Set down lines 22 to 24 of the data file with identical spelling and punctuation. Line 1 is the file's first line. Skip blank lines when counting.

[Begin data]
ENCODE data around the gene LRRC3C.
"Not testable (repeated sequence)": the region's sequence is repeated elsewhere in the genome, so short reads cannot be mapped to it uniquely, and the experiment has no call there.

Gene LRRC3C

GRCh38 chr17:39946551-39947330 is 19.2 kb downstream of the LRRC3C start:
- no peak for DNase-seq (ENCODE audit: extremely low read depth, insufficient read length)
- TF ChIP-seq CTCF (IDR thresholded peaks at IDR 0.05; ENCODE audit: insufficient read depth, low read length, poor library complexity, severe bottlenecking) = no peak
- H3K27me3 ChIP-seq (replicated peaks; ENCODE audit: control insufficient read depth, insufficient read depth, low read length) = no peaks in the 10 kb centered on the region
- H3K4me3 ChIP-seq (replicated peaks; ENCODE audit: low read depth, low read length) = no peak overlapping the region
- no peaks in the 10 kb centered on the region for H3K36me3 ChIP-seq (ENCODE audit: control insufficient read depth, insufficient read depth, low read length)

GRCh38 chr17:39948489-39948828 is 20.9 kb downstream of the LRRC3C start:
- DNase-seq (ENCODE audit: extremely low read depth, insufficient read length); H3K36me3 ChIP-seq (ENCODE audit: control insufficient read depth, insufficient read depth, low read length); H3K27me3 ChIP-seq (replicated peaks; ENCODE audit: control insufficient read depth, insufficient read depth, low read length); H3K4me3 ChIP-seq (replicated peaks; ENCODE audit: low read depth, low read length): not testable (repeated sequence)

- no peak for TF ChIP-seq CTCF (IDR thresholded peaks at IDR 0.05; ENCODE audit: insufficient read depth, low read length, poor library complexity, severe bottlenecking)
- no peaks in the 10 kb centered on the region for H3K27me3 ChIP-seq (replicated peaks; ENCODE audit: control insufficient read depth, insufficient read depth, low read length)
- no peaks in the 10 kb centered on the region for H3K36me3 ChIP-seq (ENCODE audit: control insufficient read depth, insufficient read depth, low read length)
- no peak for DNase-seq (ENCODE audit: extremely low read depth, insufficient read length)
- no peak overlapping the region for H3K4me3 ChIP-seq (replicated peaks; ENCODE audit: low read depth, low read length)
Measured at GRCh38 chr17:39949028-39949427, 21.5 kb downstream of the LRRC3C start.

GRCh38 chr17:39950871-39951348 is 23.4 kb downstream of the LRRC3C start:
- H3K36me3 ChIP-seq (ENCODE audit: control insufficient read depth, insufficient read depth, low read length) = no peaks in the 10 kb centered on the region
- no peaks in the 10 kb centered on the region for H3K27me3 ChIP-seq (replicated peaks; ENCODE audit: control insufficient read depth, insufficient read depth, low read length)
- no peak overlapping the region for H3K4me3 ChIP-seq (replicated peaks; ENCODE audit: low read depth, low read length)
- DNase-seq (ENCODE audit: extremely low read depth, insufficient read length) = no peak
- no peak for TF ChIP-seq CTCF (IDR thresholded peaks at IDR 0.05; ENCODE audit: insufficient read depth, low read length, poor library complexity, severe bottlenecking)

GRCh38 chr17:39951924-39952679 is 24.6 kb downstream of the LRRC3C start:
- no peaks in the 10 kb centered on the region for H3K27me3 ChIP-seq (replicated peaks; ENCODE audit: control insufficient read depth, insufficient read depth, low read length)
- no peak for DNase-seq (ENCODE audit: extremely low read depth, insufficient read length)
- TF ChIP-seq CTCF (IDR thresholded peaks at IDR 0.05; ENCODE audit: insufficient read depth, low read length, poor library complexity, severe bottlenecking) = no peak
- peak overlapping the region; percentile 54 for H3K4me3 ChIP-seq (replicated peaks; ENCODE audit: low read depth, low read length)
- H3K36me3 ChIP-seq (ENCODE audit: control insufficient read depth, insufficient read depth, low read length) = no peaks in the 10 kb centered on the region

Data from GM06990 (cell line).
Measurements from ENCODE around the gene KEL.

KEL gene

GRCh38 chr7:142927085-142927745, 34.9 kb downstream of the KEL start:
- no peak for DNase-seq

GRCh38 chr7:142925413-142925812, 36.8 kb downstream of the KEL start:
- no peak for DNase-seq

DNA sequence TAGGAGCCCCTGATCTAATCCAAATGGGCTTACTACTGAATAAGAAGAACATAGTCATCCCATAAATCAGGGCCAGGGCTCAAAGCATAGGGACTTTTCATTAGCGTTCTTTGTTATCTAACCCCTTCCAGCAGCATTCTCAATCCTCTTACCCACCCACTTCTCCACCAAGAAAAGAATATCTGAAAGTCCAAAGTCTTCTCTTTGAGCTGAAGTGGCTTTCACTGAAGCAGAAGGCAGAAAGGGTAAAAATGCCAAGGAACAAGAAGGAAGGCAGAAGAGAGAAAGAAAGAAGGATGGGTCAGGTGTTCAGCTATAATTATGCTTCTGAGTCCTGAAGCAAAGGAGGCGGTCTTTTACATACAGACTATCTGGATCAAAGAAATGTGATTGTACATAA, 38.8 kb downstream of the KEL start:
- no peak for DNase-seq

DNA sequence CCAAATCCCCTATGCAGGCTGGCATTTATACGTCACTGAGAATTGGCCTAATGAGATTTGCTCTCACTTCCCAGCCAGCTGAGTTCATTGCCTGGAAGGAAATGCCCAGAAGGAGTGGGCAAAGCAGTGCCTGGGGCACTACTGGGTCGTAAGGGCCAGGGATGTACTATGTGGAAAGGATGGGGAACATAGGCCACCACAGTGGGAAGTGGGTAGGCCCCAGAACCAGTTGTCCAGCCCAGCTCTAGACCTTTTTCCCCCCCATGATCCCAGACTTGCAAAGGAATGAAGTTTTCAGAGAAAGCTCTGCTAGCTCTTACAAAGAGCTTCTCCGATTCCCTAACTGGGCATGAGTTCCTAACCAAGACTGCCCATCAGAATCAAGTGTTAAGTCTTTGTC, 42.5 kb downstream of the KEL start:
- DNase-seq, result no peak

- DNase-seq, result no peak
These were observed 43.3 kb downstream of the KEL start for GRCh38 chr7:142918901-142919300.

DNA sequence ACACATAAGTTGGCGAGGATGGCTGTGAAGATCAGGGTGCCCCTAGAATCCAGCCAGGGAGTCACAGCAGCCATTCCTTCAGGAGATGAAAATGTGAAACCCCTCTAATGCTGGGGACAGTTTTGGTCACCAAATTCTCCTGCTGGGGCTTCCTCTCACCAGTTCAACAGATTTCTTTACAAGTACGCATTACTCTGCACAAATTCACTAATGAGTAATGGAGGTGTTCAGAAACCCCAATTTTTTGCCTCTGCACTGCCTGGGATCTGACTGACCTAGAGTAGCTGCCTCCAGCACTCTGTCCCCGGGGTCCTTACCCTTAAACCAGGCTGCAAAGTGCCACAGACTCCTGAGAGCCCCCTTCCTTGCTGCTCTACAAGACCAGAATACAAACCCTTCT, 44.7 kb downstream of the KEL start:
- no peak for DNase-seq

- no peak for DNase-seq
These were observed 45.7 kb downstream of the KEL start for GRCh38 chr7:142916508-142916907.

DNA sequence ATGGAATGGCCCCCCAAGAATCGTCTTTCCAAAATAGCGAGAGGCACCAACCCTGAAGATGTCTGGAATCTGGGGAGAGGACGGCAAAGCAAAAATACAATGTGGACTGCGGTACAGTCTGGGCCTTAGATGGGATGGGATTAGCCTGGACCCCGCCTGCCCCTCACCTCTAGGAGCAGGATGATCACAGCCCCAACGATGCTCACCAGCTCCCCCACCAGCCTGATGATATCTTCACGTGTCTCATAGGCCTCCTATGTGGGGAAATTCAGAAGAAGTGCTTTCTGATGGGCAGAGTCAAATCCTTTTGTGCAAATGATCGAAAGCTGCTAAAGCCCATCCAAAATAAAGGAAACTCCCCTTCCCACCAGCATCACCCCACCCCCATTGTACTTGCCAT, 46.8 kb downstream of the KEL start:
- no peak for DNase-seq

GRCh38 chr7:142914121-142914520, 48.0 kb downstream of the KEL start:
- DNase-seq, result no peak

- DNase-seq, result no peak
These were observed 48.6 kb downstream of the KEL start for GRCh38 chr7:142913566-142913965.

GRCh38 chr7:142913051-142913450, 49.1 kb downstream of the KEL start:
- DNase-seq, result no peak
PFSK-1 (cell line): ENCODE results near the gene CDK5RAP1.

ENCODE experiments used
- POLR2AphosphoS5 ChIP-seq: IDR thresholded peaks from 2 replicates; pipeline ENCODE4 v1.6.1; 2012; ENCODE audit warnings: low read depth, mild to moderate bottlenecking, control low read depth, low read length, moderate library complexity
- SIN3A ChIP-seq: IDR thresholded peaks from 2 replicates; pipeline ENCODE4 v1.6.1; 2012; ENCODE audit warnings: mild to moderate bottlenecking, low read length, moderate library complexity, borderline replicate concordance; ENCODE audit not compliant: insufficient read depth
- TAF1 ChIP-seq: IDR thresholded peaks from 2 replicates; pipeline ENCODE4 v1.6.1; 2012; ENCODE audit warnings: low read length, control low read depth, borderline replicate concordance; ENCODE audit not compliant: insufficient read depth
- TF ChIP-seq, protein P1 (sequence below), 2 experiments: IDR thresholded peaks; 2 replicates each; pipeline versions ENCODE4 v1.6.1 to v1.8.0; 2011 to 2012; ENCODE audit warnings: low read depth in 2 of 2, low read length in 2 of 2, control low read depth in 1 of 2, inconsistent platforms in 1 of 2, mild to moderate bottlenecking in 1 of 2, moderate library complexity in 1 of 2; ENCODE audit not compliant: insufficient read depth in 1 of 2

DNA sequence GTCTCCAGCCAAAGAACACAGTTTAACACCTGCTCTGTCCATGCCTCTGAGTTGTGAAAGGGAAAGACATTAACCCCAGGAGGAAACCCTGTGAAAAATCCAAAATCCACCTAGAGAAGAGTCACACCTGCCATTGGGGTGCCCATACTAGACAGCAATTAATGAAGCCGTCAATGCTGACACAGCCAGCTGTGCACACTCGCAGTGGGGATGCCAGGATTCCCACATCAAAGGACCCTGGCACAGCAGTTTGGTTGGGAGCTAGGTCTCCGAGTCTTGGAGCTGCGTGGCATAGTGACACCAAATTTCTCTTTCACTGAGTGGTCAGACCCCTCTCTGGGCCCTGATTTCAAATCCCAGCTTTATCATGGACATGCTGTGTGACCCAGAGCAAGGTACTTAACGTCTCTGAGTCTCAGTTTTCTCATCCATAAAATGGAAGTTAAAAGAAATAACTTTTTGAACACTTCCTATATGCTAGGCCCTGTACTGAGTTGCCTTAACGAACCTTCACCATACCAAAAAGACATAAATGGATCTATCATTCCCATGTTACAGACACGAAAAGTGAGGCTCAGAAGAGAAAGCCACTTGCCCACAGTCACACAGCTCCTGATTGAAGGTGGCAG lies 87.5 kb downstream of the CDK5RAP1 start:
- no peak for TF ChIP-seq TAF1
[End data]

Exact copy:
- DNase-seq (ENCODE audit: extremely low read depth, insufficient read length) = no peak
- no peak for TF ChIP-seq CTCF (IDR thresholded peaks at IDR 0.05; ENCODE audit: insufficient read depth, low read length, poor library complexity, severe bottlenecking)

GRCh38 chr17:39951924-39952679 is 24.6 kb downstream of the LRRC3C start: